And then there were two?

Ennis voters to determine fate of its Police Department

Ennis has released a special town ballot asking voters to levy $50,000 annually for the purpose of funding a second full time officer for the Ennis Police Department. The ballot language was written to ensure that the funding be exclusively used for this purpose while also maintaining the current police department budget. The funding will be provided by property taxes based solely on the state’s assessed value. According to the resolution signed by Mayor Nici Haas, the fiscal impact on a home assessed at $100,000 is estimated to be $19.53 per year. The resolution was adopted due to a significant increase in demand for services in the past seven years.

The Police Department’s report to the Town Commissioners states service calls (any call requiring a report) have increased 82.5% per day and 17.5% per night since 2014. In 2021 there were 628 “intown” calls alone, thus averaging one to two service calls per day.

Ennis’ sole officer, John Moore, has a 40-hour workweek, which includes time allotted for the initial response, follow-up investigation, paperwork, court dates, etc. This is leaving gaps in coverage for the community. Cases beyond Moore’s availability, particularly in the evening, are allocated to the Madison County Sheriff’s Office (MCSO) based out of Virginia City. Every service call from domestic violence and DUIs to barking dogs and prom security are handled in this manner. Madison County, meanwhile, stretches from our southern border to above Silver Star and from Big Sky to the Upper Ruby. Despite the cooperation between Ennis, the MCSO and the highway patrol, the coverage is spread considerably thin. Moore stated he has had to wait up to three hours for backup in the past.

The 2020 census claims 1,012 full time residents of Ennis. This does not include part time residents, visitors, summer traffic or future residents whose homes are being built by the dozens, even hundreds. Moore has already written five theft citations for 2022; he typically writes only five for an entire year.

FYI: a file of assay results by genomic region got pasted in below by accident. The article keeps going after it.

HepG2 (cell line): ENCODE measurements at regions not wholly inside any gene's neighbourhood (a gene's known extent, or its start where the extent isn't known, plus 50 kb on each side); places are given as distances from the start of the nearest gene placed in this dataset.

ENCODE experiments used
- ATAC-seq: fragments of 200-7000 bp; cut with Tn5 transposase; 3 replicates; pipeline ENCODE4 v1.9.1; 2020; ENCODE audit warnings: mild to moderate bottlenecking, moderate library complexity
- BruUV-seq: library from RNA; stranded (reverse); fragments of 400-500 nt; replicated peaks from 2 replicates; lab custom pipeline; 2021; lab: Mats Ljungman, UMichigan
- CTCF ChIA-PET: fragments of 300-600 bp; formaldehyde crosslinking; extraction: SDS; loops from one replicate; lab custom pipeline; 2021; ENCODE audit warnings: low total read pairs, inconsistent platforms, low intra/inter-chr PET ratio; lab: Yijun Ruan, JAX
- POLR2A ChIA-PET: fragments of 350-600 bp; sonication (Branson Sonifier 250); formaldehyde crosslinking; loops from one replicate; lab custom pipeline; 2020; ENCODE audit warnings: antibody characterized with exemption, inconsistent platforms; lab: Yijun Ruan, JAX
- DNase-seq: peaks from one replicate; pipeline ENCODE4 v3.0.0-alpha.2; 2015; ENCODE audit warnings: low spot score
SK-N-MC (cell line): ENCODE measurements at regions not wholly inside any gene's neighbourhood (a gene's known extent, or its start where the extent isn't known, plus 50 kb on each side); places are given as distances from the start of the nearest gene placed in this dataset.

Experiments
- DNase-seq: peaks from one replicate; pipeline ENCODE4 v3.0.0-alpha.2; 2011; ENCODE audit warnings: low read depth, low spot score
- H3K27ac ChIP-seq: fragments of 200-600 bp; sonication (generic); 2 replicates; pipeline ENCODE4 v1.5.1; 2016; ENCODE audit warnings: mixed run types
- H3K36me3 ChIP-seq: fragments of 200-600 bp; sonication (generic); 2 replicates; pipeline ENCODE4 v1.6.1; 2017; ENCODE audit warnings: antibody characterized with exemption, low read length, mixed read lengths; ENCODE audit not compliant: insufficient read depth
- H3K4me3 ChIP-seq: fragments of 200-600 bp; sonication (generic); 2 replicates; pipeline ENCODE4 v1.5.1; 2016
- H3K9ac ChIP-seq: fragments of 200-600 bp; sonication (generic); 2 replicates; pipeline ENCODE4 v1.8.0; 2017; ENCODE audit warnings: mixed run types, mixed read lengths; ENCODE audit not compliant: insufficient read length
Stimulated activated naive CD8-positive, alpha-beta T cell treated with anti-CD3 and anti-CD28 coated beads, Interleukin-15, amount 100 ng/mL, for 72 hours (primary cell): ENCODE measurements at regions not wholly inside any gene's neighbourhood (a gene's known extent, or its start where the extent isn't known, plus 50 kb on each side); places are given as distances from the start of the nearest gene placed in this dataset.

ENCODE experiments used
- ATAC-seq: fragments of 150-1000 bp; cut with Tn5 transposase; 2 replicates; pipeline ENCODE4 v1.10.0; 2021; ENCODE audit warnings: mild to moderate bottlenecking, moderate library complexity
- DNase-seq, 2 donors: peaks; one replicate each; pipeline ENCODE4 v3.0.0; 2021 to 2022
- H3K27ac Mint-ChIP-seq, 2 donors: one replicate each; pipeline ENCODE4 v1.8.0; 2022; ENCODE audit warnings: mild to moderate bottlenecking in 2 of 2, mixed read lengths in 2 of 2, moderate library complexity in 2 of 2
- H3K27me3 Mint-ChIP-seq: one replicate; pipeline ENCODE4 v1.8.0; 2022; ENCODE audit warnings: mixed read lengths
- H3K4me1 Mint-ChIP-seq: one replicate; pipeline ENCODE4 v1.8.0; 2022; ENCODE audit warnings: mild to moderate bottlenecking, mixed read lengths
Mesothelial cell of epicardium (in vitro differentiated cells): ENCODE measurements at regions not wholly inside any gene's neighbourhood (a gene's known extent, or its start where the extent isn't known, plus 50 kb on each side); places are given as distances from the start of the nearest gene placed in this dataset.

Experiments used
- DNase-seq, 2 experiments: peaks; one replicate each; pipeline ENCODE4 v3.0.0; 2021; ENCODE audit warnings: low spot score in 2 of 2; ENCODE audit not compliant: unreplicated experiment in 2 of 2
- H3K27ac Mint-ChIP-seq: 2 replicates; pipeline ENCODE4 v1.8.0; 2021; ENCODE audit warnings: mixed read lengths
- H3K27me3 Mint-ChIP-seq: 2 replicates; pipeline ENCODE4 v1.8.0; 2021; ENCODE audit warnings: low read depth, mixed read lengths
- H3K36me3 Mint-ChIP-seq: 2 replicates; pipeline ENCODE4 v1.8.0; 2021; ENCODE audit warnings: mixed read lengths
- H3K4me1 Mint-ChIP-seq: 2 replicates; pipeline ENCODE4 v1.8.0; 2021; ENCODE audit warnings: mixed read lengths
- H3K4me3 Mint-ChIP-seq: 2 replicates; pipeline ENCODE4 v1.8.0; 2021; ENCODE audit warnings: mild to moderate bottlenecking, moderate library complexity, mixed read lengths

As part of the increase in calls has come increased gun violence and a “huge uptick” of methamphetamine and heroin use in the state that is bleeding over into the smaller communities. Moore explained that they are seeing many of these drugs laced with fentanyl, requiring him to carry Narcan (a drug designed to reverse symptoms of an overdose). Last year Moore was required to administer Narcan three times. He feels certain these, and other drug related incidents, will continue to rise.

Residents may have noticed that Ennis seems to already have a second full-time officer, Matt Fisher. This is not the case and Officer Fisher will likely have to move on if the levy fails. Currently Fisher has completed two of his three phases of training, including graduation from the Police Academy in Helena. His part-time salary and training have been paid for by Covid-19 grants. If the levy is voted in, he and Moore will be able to cover Ennis 12 hours per day instead of just the weekly 40. Fischer was described as a very good people person that handles situations well beyond his years. Moore said Fisher is also someone who “really wants to be a police officer; a trait hard to find in today’s world”.

Moore stated that they would like to “Give the community the best possible policing to ensure everyone’s safety, but to do that we need more staff… I want the community to want the protection because little Ennis is not so little anymore.”

Ballots for a second full-time police officer in Ennis are mail in only, due May 3rd, 2022.

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The Madisonian

65 N. MT Hwy 287
Ennis, MT 59729

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